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Adult Nurse CV Writing Tip's

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Adult Nurse CV Writing Service

Adult Nurse CV Writing Service

f you enjoy caring for people and you are looking for a varied job, this could be an ideal career for you. Adult nurses care for people over 18 who are ill, injured, or have physical disabilities.

To work as an adult nurse, you need to complete an approved course. For this you will need proof of English and maths skills, good health and a good character.

Once you have started a nurse training programme, you will divide your time between university and supervised work in local hospitals and the community. You will also need Criminal Records Bureau (CRB) clearance.

A good adult nurse has patience and understanding. They have the ability to remain calm under pressure. They are also compassionate and sensitive.

The work

Adult nurses check patients’ progress and decide with doctors what care to give. They may also advise and support patients and their relatives.

As an adult nurse, the practical care you give could include:

  • checking temperatures
  • measuring blood pressure and breathing rates
  • helping doctors with physical examinations
  • giving drugs and injections
  • cleaning and dressing wounds
  • giving blood transfusions
  • using high technology (high-tech) medical equipment.

You could specialise in an area such as accident and emergency, cardiac rehabilitation, outpatients, neonatal nursing, and operating theatre work.

As well as hospitals, you could also work in the community, health centres, clinics or prisons.


Hours

You would usually work 37.5 hours a week, which can include evenings, weekends, night shifts and bank holidays. Many hospitals offer flexible hours or part-time work. Extra hours may also be available.

You could work in a variety of locations including hospital wards, hospices, schools and private hospitals, and in the community visiting patients at home.


Income

Nurses can earn between £21,176 and £27,534 a year. Nurse team leaders and managers can earn around £30,460 to £40,157 a year. Nurse consultants can earn up to £55,945 a year.

Extra allowances may be paid to those living in or around London.

Figures are intended as a guideline only.


Entry requirements

To work as an adult nurse, you need a Nursing and Midwifery Council (NMC)-approved degree or Diploma of Higher Education in Nursing (adult branch). Please note: The final opportunity to start the nursing diploma will be Spring 2013. From September 2013, students will only be able to qualify as a nurse by studying for a degree.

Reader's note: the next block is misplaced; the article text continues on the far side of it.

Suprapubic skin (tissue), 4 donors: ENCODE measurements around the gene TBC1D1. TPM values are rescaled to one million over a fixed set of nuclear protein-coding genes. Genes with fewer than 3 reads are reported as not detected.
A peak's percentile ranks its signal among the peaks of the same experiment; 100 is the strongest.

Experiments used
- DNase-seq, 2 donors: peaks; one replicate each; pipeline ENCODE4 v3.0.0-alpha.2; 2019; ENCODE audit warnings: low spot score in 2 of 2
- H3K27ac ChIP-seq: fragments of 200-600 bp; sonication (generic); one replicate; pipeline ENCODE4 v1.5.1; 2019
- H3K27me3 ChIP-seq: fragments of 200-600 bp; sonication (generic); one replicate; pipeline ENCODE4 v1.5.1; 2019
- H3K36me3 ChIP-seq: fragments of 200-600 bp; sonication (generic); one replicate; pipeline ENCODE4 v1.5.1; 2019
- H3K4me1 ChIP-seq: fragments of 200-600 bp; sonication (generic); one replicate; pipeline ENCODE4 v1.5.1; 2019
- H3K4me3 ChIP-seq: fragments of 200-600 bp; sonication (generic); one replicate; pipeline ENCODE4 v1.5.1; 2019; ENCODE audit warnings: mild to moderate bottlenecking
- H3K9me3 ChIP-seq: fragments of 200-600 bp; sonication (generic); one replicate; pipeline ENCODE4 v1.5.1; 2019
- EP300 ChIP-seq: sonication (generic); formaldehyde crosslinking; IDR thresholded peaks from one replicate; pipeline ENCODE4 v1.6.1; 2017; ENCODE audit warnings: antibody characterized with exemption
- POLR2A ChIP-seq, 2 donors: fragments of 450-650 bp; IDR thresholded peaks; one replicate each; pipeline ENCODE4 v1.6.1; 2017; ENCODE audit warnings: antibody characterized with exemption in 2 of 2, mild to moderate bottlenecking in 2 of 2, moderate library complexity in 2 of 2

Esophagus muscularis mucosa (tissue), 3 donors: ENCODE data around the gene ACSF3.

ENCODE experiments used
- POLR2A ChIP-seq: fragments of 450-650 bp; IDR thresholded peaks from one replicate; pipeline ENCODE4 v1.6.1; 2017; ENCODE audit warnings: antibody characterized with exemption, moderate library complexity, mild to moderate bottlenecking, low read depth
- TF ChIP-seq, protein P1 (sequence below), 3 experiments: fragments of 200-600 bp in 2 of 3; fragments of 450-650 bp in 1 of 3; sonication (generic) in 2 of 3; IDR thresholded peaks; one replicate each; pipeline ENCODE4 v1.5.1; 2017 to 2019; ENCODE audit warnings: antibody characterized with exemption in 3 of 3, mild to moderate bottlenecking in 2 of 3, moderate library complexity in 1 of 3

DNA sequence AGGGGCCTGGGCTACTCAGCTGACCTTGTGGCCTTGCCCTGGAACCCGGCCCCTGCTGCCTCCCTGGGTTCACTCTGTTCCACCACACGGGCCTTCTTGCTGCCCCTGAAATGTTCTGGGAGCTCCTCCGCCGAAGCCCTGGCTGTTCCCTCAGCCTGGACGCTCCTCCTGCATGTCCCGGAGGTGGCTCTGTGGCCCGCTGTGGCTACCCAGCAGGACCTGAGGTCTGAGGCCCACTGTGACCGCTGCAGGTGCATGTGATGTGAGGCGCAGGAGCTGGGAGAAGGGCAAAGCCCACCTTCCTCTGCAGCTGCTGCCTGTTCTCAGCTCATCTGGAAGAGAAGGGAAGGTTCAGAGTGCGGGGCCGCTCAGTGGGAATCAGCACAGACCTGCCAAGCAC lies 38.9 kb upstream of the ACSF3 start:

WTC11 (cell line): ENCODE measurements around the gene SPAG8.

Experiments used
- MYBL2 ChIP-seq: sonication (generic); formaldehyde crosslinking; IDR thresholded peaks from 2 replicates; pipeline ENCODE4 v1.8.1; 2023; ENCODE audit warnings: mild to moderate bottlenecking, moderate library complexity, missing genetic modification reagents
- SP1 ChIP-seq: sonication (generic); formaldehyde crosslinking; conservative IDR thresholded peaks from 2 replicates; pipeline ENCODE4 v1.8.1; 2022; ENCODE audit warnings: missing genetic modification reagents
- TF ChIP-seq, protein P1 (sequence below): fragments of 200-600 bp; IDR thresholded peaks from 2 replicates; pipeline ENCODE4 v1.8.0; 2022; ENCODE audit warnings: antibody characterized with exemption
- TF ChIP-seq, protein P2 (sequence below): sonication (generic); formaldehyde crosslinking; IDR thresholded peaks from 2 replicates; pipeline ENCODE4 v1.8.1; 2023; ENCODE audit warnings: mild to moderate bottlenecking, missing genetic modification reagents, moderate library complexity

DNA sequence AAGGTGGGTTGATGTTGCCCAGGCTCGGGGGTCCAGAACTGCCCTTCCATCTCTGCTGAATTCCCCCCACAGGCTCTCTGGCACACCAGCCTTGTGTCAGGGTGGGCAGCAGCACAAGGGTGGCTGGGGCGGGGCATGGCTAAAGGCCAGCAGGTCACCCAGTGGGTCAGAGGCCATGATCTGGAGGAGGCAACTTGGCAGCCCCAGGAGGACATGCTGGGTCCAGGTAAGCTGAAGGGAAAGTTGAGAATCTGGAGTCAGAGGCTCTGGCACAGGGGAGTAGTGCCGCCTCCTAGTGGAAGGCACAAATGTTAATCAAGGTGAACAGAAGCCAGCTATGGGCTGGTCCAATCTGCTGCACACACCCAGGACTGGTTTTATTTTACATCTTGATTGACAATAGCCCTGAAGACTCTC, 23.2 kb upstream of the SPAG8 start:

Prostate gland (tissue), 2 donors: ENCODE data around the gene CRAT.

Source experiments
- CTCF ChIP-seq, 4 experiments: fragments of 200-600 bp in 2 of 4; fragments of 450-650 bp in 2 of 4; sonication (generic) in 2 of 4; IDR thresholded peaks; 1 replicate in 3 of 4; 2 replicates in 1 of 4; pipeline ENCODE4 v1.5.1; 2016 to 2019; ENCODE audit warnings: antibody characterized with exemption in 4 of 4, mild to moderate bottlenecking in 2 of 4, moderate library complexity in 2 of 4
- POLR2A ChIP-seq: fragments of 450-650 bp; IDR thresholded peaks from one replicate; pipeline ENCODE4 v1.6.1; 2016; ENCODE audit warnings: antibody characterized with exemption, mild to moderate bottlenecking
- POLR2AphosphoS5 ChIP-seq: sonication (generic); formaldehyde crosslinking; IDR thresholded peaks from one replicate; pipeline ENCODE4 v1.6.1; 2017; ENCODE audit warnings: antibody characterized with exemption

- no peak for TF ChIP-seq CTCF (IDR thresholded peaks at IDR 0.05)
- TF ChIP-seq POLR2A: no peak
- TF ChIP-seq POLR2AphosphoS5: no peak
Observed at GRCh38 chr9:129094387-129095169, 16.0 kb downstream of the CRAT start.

To do an approved course, you need:

  • proof of your English and maths skills, good health and good character
  • evidence of recent successful study (especially if you have been out of education for a number of years)
  • Criminal Records Bureau (CRB) clearance.
  • Course providers can also set their own academic entry requirements, which can include:
  • for a nursing diploma – five GCSEs (A-C) preferably in English, maths and/or a science-based subject
  • for a nursing degree – the same GCSEs as the diploma, plus two or three A levels, possibly including a biological science or an equivalent qualification.

Some course providers offer Advanced Diplomas in Adult Nursing. This qualification and the entry requirements lie between diploma and degree level.

Check with universities for exact entry requirements, as other qualifications, such as an Access to Higher Education course, may also be accepted.

Funding

Nursing students starting to study in 2011 on the nursing diploma and degree courses may get non-repayable bursaries to cover living expenses. Those starting their studies on an approved nursing course from September 2012 will receive a non-means tested grant of £1,000, an additional means tested bursary of £4,395 per year (£5,460 for students in London) and a reduced rate non-means tested loan. For more information on NHS student bursaries and for eligibility.

When applying for a course, it may be helpful to you if you have some relevant paid or voluntary experience. If you would like to gain relevant volunteer experience, contact the voluntary services coordinator or manager at your local NHS Trust for information and advice.

Alternative entry routes:

You may be able to become an adult nurse through an Apprenticeship scheme. You will need to check which schemes are available in your area.

If you are a healthcare assistant with an NVQ Level 3 in Health, and have support from your employer, you may be able to complete nurse training on a part-time basis by applying for a secondment. You would receive a salary whilst studying and once qualified, you may be required to work for a minimum period of time at the NHS Trust that funded you.

If you have a degree at first or second class honours level in a subject related to health or nursing, you could qualify by taking a shorter programme for graduates.

As a nurse trained outside the UK and European Economic Area (EEA), you may need to complete the Overseas Nurses Programme (ONP) before you begin work. Occasionally, EEA trained nurses may also be required to take a capability test (or similar) in order to prove professional competence.


Training and development

Once you have started a nurse training programme, you will divide your time between university and supervised work in local hospitals and the community. Most courses are full-time and take three years to complete.

During the first year you will follow the Common Foundation Programme, which includes:

  • an introduction to the four branches of nursing and maternity care
  • developing observation, communication and caring skills
  • studying anatomy, physiology, psychology, sociology and social policy
  • learning core practical caring skills.